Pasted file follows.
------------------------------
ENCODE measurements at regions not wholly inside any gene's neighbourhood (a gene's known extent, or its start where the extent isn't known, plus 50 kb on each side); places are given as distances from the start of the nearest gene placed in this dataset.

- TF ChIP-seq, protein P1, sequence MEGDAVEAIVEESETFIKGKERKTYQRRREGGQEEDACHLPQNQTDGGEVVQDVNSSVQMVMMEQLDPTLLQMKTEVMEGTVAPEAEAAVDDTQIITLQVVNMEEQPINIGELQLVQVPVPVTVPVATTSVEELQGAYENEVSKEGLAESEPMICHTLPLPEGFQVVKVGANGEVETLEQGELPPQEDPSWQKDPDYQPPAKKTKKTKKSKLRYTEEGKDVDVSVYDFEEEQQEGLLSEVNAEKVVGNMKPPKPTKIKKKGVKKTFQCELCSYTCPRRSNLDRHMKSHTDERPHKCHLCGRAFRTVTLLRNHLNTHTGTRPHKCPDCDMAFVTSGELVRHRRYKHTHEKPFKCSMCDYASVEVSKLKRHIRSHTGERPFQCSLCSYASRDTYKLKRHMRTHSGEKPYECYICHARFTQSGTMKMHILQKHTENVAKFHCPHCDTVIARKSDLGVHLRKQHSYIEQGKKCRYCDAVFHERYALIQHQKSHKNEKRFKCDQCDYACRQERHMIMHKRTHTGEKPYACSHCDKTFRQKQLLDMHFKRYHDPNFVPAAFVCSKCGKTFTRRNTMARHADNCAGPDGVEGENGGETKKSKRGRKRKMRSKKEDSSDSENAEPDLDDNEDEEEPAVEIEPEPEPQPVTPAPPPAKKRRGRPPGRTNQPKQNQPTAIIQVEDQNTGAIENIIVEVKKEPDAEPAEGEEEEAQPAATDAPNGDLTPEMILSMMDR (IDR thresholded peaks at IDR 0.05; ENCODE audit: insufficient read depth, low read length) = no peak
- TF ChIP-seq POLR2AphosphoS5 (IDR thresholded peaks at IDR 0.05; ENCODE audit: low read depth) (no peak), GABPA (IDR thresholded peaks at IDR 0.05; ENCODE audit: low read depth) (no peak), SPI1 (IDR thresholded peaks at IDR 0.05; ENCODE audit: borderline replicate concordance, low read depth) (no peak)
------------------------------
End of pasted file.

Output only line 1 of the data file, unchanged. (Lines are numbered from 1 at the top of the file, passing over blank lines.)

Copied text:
ENCODE measurements at regions not wholly inside any gene's neighbourhood (a gene's known extent, or its start where the extent isn't known, plus 50 kb on each side); places are given as distances from the start of the nearest gene placed in this dataset.